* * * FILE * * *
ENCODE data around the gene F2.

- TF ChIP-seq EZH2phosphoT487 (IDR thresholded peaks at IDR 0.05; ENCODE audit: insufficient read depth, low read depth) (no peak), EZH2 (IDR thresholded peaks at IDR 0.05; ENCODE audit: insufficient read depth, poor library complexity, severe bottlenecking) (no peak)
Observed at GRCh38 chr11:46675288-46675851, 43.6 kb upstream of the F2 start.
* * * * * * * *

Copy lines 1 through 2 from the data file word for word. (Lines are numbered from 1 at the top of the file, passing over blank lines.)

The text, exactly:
ENCODE data around the gene F2.

- TF ChIP-seq EZH2phosphoT487 (IDR thresholded peaks at IDR 0.05; ENCODE audit: insufficient read depth, low read depth) (no peak), EZH2 (IDR thresholded peaks at IDR 0.05; ENCODE audit: insufficient read depth, poor library complexity, severe bottlenecking) (no peak)